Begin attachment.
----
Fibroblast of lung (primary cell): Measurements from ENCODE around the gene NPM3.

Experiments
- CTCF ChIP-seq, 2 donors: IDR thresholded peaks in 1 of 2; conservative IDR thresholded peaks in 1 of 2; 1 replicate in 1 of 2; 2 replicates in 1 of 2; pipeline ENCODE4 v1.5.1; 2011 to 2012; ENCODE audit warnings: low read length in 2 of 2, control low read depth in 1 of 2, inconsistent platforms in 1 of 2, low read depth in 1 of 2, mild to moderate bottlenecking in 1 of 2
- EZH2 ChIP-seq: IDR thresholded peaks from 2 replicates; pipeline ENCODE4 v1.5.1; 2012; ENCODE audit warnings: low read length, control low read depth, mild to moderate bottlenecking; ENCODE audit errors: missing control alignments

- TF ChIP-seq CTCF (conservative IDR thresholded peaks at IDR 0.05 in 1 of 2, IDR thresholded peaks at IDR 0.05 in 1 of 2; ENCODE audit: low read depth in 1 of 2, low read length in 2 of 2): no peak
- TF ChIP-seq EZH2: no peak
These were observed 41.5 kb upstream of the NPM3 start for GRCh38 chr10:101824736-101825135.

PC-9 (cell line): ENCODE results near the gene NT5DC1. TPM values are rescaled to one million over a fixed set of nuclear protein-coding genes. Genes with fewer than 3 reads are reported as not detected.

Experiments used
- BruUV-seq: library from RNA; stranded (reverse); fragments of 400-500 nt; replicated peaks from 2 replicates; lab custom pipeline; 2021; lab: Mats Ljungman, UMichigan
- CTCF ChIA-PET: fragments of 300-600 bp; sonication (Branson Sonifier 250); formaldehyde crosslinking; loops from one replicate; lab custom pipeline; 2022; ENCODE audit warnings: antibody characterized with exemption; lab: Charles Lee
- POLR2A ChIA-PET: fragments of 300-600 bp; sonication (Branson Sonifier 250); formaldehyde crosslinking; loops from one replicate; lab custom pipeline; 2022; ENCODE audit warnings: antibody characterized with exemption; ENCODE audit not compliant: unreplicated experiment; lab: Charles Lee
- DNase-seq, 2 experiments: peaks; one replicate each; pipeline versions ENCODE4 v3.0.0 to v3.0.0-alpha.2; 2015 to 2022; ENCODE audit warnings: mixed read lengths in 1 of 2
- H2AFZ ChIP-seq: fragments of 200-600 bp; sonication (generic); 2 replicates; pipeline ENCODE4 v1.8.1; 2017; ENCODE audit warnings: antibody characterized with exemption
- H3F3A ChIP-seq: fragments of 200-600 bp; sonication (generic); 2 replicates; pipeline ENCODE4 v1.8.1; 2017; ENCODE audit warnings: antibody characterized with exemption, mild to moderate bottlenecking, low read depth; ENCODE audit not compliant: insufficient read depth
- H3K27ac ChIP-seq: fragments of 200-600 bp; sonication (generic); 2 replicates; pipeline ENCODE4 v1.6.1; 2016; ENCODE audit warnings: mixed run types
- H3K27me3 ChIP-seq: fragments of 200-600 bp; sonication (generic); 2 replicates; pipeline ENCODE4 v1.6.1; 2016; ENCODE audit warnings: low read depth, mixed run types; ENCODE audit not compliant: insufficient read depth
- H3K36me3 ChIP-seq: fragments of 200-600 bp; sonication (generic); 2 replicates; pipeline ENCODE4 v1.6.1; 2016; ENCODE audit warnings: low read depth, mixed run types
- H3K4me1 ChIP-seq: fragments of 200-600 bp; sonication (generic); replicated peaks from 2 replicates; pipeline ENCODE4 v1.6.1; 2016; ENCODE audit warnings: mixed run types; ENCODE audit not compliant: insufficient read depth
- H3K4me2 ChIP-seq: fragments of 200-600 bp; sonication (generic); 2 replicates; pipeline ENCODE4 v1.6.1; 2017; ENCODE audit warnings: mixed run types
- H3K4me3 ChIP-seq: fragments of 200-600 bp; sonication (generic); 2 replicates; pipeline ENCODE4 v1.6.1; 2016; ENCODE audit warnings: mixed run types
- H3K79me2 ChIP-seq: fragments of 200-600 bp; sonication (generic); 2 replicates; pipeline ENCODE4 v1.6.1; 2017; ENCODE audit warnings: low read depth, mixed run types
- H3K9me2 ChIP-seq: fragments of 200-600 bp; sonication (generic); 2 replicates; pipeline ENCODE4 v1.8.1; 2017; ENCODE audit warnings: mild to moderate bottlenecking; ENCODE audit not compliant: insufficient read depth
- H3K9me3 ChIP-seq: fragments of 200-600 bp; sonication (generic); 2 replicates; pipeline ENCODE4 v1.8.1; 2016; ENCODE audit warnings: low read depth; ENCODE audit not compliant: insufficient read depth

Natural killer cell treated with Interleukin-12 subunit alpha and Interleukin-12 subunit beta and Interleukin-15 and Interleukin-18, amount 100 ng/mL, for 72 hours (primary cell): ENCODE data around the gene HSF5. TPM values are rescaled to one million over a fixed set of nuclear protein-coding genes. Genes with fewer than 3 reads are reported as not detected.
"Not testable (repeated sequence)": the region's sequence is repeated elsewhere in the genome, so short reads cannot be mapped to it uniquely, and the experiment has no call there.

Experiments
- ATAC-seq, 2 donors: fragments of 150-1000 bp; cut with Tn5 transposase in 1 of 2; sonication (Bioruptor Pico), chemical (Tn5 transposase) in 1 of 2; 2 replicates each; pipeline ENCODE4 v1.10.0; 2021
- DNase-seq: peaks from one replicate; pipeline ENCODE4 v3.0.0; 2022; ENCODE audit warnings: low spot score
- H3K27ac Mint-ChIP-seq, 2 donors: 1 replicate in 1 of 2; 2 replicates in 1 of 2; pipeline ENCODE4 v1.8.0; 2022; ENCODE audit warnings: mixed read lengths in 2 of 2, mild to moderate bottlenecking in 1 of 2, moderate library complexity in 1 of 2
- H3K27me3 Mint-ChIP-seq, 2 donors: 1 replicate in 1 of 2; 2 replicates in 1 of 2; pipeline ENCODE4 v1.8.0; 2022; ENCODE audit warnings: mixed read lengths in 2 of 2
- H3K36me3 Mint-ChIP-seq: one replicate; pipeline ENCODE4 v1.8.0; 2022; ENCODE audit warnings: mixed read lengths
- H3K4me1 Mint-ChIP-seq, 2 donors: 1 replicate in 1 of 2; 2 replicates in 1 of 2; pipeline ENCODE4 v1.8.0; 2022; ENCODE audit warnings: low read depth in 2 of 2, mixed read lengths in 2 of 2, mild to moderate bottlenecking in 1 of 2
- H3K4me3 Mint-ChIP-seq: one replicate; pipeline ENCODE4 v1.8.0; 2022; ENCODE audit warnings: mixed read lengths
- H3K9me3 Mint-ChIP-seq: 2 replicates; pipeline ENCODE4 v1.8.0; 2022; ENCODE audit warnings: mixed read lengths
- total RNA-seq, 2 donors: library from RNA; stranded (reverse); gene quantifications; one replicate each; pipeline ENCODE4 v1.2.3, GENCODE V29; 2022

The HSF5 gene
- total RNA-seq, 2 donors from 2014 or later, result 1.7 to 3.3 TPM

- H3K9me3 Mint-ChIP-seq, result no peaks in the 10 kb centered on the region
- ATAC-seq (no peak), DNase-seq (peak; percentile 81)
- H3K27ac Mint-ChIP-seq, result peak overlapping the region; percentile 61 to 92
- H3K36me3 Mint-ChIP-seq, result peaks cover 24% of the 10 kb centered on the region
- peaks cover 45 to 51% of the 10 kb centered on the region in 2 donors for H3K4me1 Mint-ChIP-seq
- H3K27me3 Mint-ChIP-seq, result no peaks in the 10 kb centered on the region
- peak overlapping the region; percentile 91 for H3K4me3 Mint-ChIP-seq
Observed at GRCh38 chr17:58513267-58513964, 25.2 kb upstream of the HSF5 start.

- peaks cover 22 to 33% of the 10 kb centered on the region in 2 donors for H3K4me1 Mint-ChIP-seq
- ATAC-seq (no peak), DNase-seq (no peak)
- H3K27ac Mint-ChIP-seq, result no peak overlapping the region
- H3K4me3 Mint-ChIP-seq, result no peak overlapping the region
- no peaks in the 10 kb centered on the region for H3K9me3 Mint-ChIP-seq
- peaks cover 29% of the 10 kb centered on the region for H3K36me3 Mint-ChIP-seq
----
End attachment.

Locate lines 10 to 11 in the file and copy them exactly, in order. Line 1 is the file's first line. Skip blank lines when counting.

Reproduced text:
- BruUV-seq: library from RNA; stranded (reverse); fragments of 400-500 nt; replicated peaks from 2 replicates; lab custom pipeline; 2021; lab: Mats Ljungman, UMichigan
- CTCF ChIA-PET: fragments of 300-600 bp; sonication (Branson Sonifier 250); formaldehyde crosslinking; loops from one replicate; lab custom pipeline; 2022; ENCODE audit warnings: antibody characterized with exemption; lab: Charles Lee